• Michele Meyer

      As long as the mobile unit can still issue a rabies certificate with all the necessary info, I think it should be fine. To be 100% sure, you can email Hawaii’s Dept. of Agriculture at rabiesfree@hawaii.gov to ask them. I remember I had to email them once about something and I heard back within 24 hours, so they are pretty responsive. If you do decide to email, could you please reply to this comment with what you find out? Thanks, Maggie!

      • Maggie

        Thank you! What a great idea! I will do that in the next day or two and let you know what they say : ) Maggie

  2. Maggie

    Just send the email : ) I’ll keep you posted!! Maggie : )

  3. Maggie

    Ok… Heres what i wrote to them.. Ill send the reply to you in a sec…. : )

    Hello : ) My family and I are moving to Oahu in June of 2012 with our 3 cats. I know that there are many requirements that I need to start filing soon. I have two questions please:
    1) can any of the work ( shots/ tests etc ) be preformed by a VIP type van/clinic ( a vet who travels to pet stores etc and offers shots etc at a cheaper rate with no office visit fee)? If so, please clarify which parts are accepted by that that type of vet.
    2) will you please send me a list if exactly what I need to have done for my three cars and when? I know I can find it online but I am looking for something like: by oct 15 th they need the first if two rabies shots. Then by nov 1st they need     —. Then by dec 15 th they need the second rabies shot. Send papers to —- by —– date etc…..
    Thank you so very much for your kindness : )
    Mahalo, Maggie

  4. Maggie

    Hi,
     
    Those certificates you are asking about will be fine as long as the vaccine is administered by a licensed veterinarian and the form is filled out completely as we list on our website and hand signed.
     
    In order for any dog or cat (including puppies or kittens) to qualify for a direct airport release you must prepare the animal completely using our 5 day or less checklist (in conjunction with our Hawaii Rabies Quarantine Information Brochure) and meet all procedural requirements, documentation, and waiting time requirements in order to qualify for a direct release.  Any pet qualified for the 5 day program is qualified for a direct airport release.  Releases are done primarily on Oahu.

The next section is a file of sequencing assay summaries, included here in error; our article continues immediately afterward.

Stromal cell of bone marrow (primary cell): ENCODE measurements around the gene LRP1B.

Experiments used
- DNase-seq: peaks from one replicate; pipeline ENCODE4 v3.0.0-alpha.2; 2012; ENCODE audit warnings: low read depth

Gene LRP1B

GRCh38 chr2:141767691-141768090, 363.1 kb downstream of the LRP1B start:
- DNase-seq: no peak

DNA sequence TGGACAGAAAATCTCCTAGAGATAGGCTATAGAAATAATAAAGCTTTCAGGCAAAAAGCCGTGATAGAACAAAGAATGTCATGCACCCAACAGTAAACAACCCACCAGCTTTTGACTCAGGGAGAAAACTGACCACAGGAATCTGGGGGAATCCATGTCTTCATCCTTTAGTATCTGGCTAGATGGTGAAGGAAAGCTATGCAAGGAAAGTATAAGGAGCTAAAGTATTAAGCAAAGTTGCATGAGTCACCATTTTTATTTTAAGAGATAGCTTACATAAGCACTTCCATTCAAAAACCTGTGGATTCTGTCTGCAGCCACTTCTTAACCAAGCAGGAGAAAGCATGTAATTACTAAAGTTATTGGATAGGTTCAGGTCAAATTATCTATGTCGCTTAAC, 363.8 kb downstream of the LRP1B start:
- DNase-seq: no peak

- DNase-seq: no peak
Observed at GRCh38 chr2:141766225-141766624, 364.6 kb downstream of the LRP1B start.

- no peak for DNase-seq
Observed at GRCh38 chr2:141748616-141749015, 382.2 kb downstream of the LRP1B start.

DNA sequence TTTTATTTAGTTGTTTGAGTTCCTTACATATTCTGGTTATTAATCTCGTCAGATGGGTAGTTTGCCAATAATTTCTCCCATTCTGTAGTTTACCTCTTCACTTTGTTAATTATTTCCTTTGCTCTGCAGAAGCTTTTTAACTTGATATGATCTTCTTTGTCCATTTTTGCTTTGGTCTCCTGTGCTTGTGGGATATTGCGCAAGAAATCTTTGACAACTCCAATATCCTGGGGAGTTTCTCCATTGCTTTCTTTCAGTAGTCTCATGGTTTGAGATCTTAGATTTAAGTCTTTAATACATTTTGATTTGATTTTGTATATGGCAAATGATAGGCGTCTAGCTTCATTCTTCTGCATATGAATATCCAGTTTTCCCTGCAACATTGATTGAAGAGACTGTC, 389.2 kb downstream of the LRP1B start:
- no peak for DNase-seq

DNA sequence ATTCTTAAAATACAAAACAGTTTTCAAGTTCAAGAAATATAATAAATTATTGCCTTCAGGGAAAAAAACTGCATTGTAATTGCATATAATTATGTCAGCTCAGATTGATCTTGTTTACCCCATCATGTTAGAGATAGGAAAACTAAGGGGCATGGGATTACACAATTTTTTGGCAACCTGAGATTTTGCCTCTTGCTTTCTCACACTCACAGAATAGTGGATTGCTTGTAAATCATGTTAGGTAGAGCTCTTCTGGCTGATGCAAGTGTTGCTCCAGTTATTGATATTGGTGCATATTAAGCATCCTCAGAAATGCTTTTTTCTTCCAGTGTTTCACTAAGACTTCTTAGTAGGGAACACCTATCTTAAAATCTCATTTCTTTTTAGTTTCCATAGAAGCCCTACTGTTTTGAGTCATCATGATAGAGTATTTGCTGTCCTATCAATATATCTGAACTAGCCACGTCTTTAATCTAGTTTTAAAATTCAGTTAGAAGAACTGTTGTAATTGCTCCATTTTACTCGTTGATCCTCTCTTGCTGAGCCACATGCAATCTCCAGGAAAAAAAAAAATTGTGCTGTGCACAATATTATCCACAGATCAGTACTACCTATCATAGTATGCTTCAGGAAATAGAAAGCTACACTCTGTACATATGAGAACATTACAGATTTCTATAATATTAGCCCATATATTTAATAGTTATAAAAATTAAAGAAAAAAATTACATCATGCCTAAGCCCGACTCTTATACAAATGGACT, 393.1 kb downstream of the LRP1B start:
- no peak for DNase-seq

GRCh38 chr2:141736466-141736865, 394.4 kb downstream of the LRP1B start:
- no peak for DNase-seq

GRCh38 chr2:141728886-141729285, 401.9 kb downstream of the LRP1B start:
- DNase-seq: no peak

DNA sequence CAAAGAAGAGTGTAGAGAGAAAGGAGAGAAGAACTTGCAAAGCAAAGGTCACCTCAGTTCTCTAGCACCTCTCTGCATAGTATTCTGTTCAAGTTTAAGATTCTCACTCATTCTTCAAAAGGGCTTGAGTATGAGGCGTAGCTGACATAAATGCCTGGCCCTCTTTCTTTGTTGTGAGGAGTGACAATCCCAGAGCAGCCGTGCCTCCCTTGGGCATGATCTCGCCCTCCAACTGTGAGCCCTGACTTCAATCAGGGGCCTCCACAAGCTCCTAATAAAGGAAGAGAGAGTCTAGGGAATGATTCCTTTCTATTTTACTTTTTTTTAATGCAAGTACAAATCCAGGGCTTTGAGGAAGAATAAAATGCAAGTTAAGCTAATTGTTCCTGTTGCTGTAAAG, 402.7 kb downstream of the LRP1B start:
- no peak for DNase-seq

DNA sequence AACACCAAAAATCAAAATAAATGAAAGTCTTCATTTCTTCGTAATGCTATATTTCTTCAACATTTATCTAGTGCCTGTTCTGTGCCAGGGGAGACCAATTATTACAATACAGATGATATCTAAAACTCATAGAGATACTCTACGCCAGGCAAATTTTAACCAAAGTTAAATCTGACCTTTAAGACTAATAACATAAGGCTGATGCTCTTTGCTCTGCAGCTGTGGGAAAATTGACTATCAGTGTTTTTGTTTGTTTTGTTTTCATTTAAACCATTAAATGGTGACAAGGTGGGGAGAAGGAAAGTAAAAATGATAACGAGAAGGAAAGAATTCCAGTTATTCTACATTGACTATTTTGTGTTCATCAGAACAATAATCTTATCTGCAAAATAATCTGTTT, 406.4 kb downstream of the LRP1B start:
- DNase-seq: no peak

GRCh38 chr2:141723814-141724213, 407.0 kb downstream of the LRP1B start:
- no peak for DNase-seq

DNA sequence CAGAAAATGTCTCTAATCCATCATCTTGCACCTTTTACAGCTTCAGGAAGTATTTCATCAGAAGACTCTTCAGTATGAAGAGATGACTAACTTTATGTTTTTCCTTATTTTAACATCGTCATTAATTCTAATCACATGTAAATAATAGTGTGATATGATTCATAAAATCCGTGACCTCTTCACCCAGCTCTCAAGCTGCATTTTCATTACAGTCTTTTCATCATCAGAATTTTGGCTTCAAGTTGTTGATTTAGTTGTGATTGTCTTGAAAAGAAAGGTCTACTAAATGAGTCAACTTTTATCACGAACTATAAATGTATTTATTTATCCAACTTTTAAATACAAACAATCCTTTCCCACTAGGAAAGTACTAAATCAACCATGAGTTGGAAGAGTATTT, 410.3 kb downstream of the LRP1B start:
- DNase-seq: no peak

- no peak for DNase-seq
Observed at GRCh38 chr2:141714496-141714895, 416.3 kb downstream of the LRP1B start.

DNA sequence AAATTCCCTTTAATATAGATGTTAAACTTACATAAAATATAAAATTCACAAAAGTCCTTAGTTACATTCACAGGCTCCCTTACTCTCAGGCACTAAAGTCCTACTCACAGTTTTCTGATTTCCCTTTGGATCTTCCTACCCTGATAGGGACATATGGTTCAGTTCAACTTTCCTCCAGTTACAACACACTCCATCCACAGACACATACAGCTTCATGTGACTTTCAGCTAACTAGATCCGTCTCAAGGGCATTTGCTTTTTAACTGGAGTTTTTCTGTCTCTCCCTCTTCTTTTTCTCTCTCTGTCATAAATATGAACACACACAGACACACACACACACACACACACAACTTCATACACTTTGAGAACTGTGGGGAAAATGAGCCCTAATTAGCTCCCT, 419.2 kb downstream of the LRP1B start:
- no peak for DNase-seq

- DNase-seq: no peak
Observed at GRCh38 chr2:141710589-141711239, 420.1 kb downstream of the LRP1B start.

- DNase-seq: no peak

The dog or cat must have 2 rabies vaccinations separated by a minimum of 30 days. (This works out to 31 days apart.) The earliest a pup or kitten can get a first rabies vaccination is at 3 months of age.  If the pet is older and has had previous rabies vaccinations you can use any of the older rabies vaccinations as proof of the earlier rabies vaccination.  The current rabies vaccination must have done a minimum of 90 days before arrival and still be valid upon entry into Hawaii.  The two rabies vaccinations do not need to be consecutive.  A microchip must be implanted and then a passing OIE-FAVN test must also be done followed by a mandatory 120 day wait before the animal arrives, can be done anywhere outside of Hawaii, and does not require the animal be held at any type of facility.  That wait period starts the day after the testing facility receives the passing sample.  You can check the exact entry date (based only on the blood test) approximately 4 – 5 weeks after the test by going to our website at:  http://hawaii.gov/hdoa/ai/aqs/microchip entering your pet’s microchip number without spaces, periods, asterisks, dashes, etc.  Please do not attempt to count out the days yourself.
     
    If these requirements cannot be met the animal will enter quarantine for up to 120 days. If you have met all procedural and documentation requirements but bring the pet in before it meets the mandatory wait periods it will complete the remainder of the wait in quarantine.  If one follows all procedural requirements for a pup or kitten as soon as possible and within our time requirements, meets all documentation requirements, and mandatory wait periods the pup or kitten would be at least 8 months of age by the time it is qualified under the 5 day or less program.   The reason for that is because puppies and kittens can also be rabies carriers therefore they must also qualify under the direct release program. These requirements are set by law and are non negotiable.
     
    All requirements for our 5 day or less and the full quarantine program and any form you may need are available for you at:  http://www.hawaii.gov/hdoa/ai/aqs/info
     
    Any animal prepared completely under the 5 day program is eligible for direct airport release for the $165.00 fee.  We set it up as the 5 day “or less” program because too many people arrive with the assumption you can simply take your pet to any hotel.  Once we release a pet we cannot accept it back even if the owner has no place to take the animal.  That is what the 5 day program is for and the fee is a $224.00 flat rate for up to 5 days stay in quarantine.
     
     
    Aloha,
     
    Steve Lee

    Hope that helps someone and their furry loves ones! Maggie : )

    • Michele Meyer

      Thanks for passing this on, Maggie. I always wondered why they called it “5 day or less” instead of just “direct release” — now I know!

      Maggie, re: creating a timeline for when to do what — it will vary greatly, depending on your pet’s age, vaccination history, country of origin, etc. My advice is to follow the steps I’ve outlined on my blog in the “Bringing Your Pets to Hawaii” series. I’ve put the steps in the order in which they should be done, and they incorporate all the rules described above by Steve Lee. Looking at a calendar, assign a specific date or deadline to as many steps as you can, following the time restrictions listed in my posts. That’s what I did with my cats — I created a timeline to follow, so I would be sure to meet all the time-related requirements. You’ll feel better once you do this, because you won’t have to worry anymore about missing any deadlines or doing something too early. Just follow your timeline and you’ll be good to go. Good luck!

      • Maggie

        Thank you… I will follow your advice : ) Also…. I love all you are doing!!! Keep it up please : ) Mahalo, Maggie : )